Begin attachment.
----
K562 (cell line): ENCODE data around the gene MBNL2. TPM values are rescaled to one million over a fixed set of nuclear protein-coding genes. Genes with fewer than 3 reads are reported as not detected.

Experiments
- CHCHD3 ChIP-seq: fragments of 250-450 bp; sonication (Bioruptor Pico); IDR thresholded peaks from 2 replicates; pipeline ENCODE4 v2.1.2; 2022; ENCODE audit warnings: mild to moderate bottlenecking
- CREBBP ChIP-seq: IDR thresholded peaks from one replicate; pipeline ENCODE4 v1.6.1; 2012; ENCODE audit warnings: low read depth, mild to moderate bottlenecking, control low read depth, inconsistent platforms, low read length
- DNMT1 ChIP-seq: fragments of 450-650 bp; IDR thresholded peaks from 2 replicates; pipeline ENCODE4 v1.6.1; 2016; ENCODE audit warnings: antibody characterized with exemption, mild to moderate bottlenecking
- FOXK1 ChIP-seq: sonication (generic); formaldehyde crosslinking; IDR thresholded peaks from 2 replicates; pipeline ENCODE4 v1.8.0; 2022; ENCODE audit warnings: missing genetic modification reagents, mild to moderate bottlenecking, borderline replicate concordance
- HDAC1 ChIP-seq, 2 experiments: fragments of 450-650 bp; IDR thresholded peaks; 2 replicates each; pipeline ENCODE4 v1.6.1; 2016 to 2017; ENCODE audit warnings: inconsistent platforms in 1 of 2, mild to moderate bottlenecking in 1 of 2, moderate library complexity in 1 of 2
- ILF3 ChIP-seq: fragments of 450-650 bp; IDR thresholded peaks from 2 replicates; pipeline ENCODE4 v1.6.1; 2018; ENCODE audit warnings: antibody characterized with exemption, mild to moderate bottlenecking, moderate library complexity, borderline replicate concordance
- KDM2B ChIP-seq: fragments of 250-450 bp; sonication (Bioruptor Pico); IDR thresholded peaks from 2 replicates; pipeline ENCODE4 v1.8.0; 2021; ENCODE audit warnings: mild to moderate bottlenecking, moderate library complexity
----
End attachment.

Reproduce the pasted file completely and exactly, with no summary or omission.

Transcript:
K562 (cell line): ENCODE data around the gene MBNL2. TPM values are rescaled to one million over a fixed set of nuclear protein-coding genes. Genes with fewer than 3 reads are reported as not detected.

Experiments
- CHCHD3 ChIP-seq: fragments of 250-450 bp; sonication (Bioruptor Pico); IDR thresholded peaks from 2 replicates; pipeline ENCODE4 v2.1.2; 2022; ENCODE audit warnings: mild to moderate bottlenecking
- CREBBP ChIP-seq: IDR thresholded peaks from one replicate; pipeline ENCODE4 v1.6.1; 2012; ENCODE audit warnings: low read depth, mild to moderate bottlenecking, control low read depth, inconsistent platforms, low read length
- DNMT1 ChIP-seq: fragments of 450-650 bp; IDR thresholded peaks from 2 replicates; pipeline ENCODE4 v1.6.1; 2016; ENCODE audit warnings: antibody characterized with exemption, mild to moderate bottlenecking
- FOXK1 ChIP-seq: sonication (generic); formaldehyde crosslinking; IDR thresholded peaks from 2 replicates; pipeline ENCODE4 v1.8.0; 2022; ENCODE audit warnings: missing genetic modification reagents, mild to moderate bottlenecking, borderline replicate concordance
- HDAC1 ChIP-seq, 2 experiments: fragments of 450-650 bp; IDR thresholded peaks; 2 replicates each; pipeline ENCODE4 v1.6.1; 2016 to 2017; ENCODE audit warnings: inconsistent platforms in 1 of 2, mild to moderate bottlenecking in 1 of 2, moderate library complexity in 1 of 2
- ILF3 ChIP-seq: fragments of 450-650 bp; IDR thresholded peaks from 2 replicates; pipeline ENCODE4 v1.6.1; 2018; ENCODE audit warnings: antibody characterized with exemption, mild to moderate bottlenecking, moderate library complexity, borderline replicate concordance
- KDM2B ChIP-seq: fragments of 250-450 bp; sonication (Bioruptor Pico); IDR thresholded peaks from 2 replicates; pipeline ENCODE4 v1.8.0; 2021; ENCODE audit warnings: mild to moderate bottlenecking, moderate library complexity